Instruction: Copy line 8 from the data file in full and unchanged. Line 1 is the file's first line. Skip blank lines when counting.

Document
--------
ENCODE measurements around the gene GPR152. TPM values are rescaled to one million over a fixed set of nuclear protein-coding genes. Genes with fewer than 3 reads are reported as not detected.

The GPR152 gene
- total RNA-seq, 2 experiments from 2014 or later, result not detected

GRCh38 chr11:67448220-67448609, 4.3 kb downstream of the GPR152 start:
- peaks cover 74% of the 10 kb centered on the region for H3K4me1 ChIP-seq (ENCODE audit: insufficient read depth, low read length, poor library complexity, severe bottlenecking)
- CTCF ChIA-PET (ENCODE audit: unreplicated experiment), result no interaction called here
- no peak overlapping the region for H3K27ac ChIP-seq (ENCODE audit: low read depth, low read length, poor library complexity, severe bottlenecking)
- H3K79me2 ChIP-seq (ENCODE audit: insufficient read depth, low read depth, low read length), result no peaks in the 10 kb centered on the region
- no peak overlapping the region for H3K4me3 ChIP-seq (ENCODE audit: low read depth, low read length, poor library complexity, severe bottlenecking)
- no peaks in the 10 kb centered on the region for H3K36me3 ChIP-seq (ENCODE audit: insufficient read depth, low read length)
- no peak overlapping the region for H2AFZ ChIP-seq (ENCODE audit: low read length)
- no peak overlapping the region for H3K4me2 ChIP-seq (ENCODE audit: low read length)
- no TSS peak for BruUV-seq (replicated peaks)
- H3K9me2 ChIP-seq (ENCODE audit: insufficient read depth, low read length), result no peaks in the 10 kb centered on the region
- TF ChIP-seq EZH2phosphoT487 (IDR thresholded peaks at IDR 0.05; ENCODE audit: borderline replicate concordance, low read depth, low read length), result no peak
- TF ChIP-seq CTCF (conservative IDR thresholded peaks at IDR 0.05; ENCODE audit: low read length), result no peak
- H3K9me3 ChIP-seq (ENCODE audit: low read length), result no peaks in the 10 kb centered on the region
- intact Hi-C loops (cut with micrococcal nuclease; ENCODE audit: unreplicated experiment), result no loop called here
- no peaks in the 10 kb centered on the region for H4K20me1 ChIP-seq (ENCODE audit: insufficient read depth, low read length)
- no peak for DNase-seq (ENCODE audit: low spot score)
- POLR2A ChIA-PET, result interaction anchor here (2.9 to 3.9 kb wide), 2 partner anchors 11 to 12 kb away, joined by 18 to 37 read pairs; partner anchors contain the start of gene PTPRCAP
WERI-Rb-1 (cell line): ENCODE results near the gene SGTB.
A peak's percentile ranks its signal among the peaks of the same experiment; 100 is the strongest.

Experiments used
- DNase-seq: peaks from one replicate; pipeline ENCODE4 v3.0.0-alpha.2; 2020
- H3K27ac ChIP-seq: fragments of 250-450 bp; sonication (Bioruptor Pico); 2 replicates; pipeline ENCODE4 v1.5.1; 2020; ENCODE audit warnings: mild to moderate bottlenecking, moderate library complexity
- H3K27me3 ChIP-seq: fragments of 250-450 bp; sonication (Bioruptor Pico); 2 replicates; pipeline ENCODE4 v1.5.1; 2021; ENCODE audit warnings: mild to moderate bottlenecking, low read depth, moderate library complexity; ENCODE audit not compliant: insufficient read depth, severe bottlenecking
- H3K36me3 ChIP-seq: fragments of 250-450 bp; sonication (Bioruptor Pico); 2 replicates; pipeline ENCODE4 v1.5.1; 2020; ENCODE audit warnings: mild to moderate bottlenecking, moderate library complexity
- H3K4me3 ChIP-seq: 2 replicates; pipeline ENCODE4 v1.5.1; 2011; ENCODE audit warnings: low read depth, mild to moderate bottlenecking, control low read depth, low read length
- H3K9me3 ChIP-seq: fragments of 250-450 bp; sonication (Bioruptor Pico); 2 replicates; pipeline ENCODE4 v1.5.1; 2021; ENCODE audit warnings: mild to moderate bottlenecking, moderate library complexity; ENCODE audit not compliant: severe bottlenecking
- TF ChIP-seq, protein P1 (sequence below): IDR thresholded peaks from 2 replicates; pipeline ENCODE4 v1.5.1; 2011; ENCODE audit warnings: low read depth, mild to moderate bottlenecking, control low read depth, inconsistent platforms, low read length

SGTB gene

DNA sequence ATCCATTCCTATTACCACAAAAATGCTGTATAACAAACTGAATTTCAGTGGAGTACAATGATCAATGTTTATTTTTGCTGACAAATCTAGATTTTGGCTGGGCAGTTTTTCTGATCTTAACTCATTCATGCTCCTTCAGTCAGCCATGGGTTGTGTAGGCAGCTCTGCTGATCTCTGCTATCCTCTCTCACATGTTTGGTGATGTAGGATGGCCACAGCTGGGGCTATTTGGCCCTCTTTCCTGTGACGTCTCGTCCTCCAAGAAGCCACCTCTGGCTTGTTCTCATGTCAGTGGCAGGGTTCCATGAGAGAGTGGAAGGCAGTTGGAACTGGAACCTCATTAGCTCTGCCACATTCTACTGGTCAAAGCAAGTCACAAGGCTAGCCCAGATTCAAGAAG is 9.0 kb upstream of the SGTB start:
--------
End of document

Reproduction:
- H3K79me2 ChIP-seq (ENCODE audit: insufficient read depth, low read depth, low read length), result no peaks in the 10 kb centered on the region